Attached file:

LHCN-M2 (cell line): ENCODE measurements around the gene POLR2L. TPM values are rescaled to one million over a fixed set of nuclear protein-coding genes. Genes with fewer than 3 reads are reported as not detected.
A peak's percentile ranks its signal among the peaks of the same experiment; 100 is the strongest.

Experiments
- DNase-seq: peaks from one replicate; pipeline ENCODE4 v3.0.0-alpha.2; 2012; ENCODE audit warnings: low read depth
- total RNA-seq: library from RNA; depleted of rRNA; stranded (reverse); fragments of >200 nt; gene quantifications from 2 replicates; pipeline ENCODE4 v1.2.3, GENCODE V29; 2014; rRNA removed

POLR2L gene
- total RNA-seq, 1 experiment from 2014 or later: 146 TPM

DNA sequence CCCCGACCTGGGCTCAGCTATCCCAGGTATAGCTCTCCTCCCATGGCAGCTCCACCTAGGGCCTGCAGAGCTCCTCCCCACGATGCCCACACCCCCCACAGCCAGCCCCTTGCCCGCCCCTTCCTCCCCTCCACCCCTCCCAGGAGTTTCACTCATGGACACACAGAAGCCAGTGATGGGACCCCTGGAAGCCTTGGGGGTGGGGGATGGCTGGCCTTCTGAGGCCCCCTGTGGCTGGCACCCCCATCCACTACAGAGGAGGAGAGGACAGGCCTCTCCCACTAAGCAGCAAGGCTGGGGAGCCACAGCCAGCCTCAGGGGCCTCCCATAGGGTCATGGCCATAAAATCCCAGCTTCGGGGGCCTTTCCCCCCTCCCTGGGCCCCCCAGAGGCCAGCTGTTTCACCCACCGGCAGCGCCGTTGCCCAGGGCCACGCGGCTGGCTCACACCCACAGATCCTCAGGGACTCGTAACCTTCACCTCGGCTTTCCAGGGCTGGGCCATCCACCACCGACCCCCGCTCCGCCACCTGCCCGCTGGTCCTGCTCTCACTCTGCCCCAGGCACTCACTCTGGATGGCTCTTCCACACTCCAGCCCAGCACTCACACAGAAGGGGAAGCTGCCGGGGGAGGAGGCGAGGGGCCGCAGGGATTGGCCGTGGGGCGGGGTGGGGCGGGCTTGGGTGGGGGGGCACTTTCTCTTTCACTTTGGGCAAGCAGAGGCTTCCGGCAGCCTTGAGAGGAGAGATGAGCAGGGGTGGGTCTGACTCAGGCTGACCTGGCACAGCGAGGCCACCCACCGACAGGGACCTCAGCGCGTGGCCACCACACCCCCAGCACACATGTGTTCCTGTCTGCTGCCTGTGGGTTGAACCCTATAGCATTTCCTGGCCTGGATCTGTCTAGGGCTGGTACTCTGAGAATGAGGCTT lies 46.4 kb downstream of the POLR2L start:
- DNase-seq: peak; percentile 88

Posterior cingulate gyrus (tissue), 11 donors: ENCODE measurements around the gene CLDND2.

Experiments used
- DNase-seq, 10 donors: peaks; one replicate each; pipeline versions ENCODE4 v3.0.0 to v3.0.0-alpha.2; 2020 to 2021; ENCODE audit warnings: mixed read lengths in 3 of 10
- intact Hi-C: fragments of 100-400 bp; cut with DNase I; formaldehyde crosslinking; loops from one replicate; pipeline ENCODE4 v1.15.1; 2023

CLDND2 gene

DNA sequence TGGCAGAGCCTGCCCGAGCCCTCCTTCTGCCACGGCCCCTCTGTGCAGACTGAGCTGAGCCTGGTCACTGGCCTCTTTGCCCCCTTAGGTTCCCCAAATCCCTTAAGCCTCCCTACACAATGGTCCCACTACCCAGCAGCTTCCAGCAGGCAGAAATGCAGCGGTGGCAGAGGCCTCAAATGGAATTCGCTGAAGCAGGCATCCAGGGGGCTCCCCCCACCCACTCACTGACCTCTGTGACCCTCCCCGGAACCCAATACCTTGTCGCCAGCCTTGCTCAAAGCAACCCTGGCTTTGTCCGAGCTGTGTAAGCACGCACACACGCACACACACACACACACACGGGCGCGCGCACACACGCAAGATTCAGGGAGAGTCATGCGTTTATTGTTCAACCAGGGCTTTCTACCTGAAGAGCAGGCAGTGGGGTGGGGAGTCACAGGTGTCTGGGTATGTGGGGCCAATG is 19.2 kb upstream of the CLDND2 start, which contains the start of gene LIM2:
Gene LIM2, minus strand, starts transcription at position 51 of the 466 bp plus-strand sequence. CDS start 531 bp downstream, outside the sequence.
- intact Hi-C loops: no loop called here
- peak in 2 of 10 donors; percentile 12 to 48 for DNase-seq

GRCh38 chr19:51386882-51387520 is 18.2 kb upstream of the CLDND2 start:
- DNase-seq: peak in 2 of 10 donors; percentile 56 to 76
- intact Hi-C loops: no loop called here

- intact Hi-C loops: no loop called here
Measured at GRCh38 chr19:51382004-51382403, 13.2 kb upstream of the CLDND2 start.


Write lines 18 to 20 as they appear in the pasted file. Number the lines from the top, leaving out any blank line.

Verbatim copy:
- peak in 2 of 10 donors; percentile 12 to 48 for DNase-seq

GRCh38 chr19:51386882-51387520 is 18.2 kb upstream of the CLDND2 start:
- DNase-seq: peak in 2 of 10 donors; percentile 56 to 76